(KRON) — Construction has been halted on Google’s large mega-campus, KRON4 confirmed on Friday. The project was supposed to bring 4,000 living units and 25,000 jobs to the South Bay.
KRON4 previously reported that the campus would bright significant revenue to the City of San Jose and help the city handle its homelessness problem. The construction delay puts those rewards at risk.
“As we’ve stated, we’re working to ensure our real estate investments match the future needs of our hybrid workforce, our business and our communities. While we’re assessing how to best move forward with Downtown West, we’re still committed to San José for the long term and believe in the importance of the development,” a Google spokesperson said.
If completed, the campus will span 80 acres at its location near Diridon Station. The campus was supposed to take about 10 years to build.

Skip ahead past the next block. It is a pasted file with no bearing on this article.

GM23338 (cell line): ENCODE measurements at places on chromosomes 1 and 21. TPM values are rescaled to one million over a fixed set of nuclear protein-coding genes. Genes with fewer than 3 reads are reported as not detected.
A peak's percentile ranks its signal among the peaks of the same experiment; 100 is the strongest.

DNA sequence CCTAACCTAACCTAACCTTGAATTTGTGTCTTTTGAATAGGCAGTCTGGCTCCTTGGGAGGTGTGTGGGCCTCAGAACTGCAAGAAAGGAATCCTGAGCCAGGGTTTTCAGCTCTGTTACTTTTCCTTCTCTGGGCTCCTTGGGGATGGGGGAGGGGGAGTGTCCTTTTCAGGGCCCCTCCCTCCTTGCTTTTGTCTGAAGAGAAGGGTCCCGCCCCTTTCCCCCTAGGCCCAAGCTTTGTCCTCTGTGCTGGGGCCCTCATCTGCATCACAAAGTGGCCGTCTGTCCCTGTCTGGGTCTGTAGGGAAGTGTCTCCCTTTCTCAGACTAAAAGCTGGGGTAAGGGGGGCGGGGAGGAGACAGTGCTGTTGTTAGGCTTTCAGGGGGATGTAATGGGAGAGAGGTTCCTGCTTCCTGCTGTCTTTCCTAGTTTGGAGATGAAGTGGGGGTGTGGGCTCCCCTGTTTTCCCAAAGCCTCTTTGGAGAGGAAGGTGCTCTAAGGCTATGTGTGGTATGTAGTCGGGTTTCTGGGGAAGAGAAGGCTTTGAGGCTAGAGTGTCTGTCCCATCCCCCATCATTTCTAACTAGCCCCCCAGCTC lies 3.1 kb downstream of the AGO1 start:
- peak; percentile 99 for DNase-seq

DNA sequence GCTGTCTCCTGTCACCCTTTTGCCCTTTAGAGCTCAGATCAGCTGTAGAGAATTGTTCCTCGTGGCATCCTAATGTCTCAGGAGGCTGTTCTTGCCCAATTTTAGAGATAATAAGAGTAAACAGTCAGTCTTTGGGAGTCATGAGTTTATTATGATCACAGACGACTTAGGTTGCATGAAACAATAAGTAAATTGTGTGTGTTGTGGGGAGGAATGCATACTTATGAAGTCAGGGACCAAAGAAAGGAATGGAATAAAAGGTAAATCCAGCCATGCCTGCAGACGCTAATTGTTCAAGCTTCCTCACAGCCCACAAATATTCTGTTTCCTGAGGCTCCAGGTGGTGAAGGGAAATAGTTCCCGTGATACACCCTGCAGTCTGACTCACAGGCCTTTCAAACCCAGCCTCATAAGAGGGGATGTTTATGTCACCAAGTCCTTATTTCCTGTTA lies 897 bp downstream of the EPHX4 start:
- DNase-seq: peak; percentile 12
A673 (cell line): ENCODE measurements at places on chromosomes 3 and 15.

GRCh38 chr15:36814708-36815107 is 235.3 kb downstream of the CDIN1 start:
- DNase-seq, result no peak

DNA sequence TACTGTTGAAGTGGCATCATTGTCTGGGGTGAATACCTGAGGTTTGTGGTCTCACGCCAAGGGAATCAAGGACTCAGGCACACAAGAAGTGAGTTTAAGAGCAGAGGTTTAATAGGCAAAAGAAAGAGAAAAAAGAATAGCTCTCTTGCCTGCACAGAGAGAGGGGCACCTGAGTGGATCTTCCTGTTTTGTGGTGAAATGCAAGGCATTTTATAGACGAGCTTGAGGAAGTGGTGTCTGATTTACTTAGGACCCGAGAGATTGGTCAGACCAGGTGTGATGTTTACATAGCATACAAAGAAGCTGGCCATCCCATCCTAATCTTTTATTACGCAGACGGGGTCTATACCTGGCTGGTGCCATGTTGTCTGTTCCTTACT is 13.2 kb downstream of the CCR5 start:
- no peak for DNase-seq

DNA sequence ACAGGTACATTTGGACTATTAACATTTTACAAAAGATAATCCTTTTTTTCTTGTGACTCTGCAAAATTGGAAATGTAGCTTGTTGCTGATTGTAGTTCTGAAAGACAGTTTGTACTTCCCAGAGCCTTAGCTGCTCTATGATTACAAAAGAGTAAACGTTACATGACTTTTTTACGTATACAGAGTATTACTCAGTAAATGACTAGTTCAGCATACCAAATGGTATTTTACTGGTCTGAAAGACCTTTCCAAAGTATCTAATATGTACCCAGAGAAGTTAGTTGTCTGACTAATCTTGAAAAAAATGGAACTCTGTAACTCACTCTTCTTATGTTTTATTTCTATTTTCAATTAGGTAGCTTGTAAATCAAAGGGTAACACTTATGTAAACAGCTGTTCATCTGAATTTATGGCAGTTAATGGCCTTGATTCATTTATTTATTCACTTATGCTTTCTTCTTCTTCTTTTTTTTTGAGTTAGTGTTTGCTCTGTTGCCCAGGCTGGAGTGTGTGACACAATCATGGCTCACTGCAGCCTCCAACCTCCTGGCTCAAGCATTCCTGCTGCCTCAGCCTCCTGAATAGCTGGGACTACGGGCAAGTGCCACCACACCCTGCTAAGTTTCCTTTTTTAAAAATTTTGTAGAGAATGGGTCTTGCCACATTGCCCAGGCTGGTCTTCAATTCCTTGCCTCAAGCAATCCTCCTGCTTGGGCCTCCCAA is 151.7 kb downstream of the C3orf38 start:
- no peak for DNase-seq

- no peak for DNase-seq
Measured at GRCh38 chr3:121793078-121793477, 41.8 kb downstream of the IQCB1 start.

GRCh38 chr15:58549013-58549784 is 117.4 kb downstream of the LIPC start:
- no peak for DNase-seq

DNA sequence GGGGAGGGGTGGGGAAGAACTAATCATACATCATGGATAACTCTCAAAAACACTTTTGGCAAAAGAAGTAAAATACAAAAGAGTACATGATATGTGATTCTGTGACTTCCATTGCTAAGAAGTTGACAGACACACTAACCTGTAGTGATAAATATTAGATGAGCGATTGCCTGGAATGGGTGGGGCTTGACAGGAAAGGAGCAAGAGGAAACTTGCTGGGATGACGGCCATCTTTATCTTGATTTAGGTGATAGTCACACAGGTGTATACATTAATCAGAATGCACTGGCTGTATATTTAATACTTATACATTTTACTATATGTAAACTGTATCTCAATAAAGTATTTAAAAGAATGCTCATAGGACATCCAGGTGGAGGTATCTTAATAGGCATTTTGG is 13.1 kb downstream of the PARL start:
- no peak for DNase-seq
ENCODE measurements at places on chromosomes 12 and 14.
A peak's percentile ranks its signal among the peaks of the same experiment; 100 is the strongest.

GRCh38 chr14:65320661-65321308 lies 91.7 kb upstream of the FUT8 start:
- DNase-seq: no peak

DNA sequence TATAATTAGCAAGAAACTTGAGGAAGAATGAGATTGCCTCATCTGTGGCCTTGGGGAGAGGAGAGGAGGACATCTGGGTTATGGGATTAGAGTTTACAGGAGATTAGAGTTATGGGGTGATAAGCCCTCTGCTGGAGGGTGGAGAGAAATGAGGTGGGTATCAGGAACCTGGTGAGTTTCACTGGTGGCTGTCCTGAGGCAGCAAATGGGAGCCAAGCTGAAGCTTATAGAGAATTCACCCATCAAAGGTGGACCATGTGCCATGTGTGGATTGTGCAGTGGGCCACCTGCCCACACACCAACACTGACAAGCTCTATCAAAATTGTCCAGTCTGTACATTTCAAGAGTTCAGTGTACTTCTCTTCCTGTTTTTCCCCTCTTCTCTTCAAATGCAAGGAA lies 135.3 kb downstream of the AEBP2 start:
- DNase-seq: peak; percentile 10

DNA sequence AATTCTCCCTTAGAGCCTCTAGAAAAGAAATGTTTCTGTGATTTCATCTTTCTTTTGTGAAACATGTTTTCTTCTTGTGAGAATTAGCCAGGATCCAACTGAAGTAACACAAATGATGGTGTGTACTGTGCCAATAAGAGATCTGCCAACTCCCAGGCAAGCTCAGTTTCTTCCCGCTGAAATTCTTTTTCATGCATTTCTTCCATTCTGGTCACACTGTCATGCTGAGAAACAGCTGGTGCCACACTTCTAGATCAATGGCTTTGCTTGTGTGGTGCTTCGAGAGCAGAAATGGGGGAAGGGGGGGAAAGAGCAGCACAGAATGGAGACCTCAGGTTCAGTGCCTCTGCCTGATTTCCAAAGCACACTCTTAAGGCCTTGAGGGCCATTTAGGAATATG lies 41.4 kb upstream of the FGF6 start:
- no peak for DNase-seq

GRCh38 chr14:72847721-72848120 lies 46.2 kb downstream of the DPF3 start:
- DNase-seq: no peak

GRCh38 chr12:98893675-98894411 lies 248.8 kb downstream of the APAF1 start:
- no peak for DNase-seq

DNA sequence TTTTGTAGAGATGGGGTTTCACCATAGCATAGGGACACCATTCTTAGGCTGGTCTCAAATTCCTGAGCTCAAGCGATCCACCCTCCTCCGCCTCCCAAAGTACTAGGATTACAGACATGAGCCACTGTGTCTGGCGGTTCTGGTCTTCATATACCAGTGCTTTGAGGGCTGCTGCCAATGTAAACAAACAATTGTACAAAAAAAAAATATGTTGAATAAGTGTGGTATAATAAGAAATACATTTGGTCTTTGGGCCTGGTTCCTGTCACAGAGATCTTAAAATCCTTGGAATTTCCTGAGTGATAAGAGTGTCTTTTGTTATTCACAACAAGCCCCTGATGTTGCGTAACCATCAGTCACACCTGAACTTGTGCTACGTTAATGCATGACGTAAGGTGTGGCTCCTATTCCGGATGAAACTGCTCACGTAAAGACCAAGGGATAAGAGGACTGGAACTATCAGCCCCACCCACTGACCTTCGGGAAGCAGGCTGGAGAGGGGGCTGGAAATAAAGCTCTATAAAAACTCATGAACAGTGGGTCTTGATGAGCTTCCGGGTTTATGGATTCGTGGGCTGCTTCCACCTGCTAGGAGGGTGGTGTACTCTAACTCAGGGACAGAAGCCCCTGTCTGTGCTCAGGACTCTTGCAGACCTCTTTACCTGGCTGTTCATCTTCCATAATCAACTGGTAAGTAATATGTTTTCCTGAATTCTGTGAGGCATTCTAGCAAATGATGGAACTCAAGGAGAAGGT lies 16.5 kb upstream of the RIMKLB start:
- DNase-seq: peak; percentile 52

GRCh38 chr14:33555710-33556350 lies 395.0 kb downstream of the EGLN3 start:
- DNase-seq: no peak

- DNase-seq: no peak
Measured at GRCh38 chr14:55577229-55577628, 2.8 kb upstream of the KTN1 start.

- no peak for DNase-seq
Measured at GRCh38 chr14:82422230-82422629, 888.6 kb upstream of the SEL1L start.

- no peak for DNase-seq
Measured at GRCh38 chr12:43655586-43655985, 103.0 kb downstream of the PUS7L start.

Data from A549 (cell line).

In January, Google announced that it was laying off 6% of its workforce, which amounts to 12,000 workers. CEO Sundar Pichai said the layoffs came after a “rigorous review” of Google’s operations.
CNBC reported that there is no plan to restart construction. The project was supposed to break ground before the end of 2023. The outlet said that Google gutted its development team for the campus as part of cost-cutting measures.
San Jose Mayor Matt Mahan is staying upbeat about the planned campus despite the project being put on hold.
“When tech companies have money they expand, and when they don’t they contract. This is a 30-year plan,” he said.
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The halt to construction is just the latest indication of ongoing troubles for the tech industry. Earlier on Friday, a report surfaced that SF-based Lyft would be laying off 1,200 workers.